Re: *term -ls, a summary
>>>>> "Norbert" == Norbert Veber <firstname.lastname@example.org> writes:
Sorry that I reply late. I really started to wonder whether anybody is
reading the discussion.
Norbert> I really cant imagine why you would not want to be able to set
Norbert> the environment. Of course ssh has the .environment file,
Norbert> thogh that wasnt always there either. However what the real
Norbert> point is that ssh has just about as much of a right to set my
Norbert> environment as say xterm does. That is to say that ssh
Norbert> shouldnt do it just as xterm doesnt..
As I've said, ssh and xterm are *different*. If you run xterm, it is your
own process which fork out the new process to run xterm. So it has no
business to work on the environment which is already setup. On the other
hand, ssh does not fork out a new shell. Instead, ssh contacts the
remote-end sshd program, does authentication, and then have the *remote-end*
sshd fork out a shell. So I don't fork() out a program myself. The remote
sshd does that for me. Since sshd does not run in my environment, it *must*
take the responsibility to set it up before running my commands.
It is *not* a special case: every program forked off from a system service,
or suid into another user running arbitrary commands from there, should be
treated *the same*. So there are two groups of programs, one consisting of
things like xterm, emacs, vi, etc., which executes within a pre-defined
environment and thus should not create login shell on its own by default;
and the other group consisting of things like login, sshd, ftpd, cron, atd,
su, etc. which /should/ always create a user environment.
The dispute comes from the fact that there are two ways to create a user
environment. Either you run a login shell in the new process, or (for ssh)
you read the .ssh/environment file in the new process. Indeed, the latter
is not a complete solution: it allows you to setup environment variables,
but nothing else (Ulimits? Current directory? Umask? Signal handling?
Nice level? Wow... the environment variables are such a big deal...).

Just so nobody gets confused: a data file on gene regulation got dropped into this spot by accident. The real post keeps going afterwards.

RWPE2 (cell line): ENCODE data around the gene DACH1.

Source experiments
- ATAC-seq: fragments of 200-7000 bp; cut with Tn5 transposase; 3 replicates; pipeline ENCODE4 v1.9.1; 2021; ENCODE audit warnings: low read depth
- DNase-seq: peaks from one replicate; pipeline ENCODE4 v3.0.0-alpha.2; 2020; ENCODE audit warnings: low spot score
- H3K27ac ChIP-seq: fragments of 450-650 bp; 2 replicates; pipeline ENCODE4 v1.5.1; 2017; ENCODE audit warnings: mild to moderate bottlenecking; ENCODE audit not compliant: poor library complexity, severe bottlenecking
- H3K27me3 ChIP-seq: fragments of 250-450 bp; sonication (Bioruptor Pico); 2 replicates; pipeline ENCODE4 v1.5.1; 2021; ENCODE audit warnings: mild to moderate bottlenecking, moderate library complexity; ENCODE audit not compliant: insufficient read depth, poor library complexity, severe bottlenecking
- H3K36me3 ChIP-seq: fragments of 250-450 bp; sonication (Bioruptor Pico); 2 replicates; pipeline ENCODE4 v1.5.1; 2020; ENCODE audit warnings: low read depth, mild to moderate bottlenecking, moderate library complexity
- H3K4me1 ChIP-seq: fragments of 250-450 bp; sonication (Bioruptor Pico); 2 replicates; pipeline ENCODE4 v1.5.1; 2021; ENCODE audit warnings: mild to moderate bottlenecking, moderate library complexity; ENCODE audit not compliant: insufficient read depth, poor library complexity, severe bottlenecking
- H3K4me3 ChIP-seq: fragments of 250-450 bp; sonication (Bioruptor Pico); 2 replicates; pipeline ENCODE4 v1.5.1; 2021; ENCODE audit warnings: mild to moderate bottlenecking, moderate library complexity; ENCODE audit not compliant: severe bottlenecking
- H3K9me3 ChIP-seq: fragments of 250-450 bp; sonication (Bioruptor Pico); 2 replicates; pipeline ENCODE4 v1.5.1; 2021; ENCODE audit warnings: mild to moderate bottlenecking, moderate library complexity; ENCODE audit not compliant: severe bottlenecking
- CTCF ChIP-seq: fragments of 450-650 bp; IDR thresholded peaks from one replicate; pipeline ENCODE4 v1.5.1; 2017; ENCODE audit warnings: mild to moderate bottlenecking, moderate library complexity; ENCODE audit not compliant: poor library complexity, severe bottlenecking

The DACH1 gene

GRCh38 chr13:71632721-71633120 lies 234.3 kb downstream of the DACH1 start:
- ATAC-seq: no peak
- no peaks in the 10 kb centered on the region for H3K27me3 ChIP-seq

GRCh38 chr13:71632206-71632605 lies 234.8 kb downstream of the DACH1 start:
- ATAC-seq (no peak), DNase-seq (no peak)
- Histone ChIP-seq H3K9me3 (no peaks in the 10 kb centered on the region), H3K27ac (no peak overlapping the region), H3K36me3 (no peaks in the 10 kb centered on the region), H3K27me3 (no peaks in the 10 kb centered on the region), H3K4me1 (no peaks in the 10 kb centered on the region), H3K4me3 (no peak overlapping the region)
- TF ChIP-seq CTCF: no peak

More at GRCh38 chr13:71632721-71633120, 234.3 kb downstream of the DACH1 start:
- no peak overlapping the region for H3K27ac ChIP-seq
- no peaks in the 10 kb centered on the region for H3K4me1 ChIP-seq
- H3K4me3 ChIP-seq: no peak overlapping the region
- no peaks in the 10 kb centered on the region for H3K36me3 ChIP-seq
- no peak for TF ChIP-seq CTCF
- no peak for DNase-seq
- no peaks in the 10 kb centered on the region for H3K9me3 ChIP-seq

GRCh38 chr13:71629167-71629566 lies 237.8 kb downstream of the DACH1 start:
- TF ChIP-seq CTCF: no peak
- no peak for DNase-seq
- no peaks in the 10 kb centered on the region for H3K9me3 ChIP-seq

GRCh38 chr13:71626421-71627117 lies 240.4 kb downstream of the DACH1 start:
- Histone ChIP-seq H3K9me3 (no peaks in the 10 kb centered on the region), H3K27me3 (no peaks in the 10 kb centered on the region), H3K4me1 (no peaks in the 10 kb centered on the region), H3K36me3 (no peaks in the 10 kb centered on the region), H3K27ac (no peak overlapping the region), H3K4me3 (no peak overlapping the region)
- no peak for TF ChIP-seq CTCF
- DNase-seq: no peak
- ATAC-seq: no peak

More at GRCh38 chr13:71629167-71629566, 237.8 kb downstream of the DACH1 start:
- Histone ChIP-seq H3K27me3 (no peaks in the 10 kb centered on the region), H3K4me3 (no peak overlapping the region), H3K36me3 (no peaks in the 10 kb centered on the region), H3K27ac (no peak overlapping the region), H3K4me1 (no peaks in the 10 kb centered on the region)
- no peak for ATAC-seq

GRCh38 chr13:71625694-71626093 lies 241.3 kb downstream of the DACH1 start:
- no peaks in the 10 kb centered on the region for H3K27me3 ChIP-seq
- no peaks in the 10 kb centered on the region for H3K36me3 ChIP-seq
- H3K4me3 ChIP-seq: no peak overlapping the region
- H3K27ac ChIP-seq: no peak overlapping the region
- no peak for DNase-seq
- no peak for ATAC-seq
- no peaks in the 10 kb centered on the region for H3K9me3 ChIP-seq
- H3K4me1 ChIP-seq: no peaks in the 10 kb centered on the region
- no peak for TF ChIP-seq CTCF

But there are two other problems with this approach. First, if ssh decides
to get its environment from .ssh/environment, why should it creates a login
shell when I login interactively? The environment is already setup by
.ssh/environment, so now it is no different from xterm: it runs in an
environment which is already set for running. Either you always use
.ssh/environment, or you always use a login shell. Doing both means that
you lose your guarantee that you initialize everything exactly once.
There is another problem: management. Currently if I want to modify an
initial environment variable, I have to modify two files: .xsession, and
.profile. Luckily I no longer use tcsh, otherwise I've to modify .login as
well. And, I source .profile from .xsession, so everything is in .profile.
It is never a good experience to need editing many file for one change. But
.ssh/environment basically necessitate that, since .ssh/environment does not
follow shell syntax, but instead follow a trimmed down /etc/environment
syntax. You just can't simply source the .ssh/environment file from your
.profile. And of course having an environment files specific to ssh which
is inspected before the normal .profile file is plain stupid: if I want
special things for ssh sessions, I'm not going to want it overwritten by the
settings in .profile.
BTW, it is easy to fix the behaviour. E.g., in ssh, we can fix the problem
by, e.g., changing line 1407 of session.c from
argv = (char *) shell0;
argv = "-";
(and a few more places, e.g., in sftp.c.)
And in cron, one can fix the problem by changing just one line (line 301) of
execle(shell, shell, "-c", e->cmd, (char *)0, e->envp);
execle(shell, "-", "-c", e->cmd, (char *)0, e->envp);
Why the Debian community want everybody who want a sane environment to do
this locally in their own computer is something I've got no clue about.
One last thing: if you didn't tag the bug as "important", the maintainer
probably had more time thinking about the problem before marking it as done.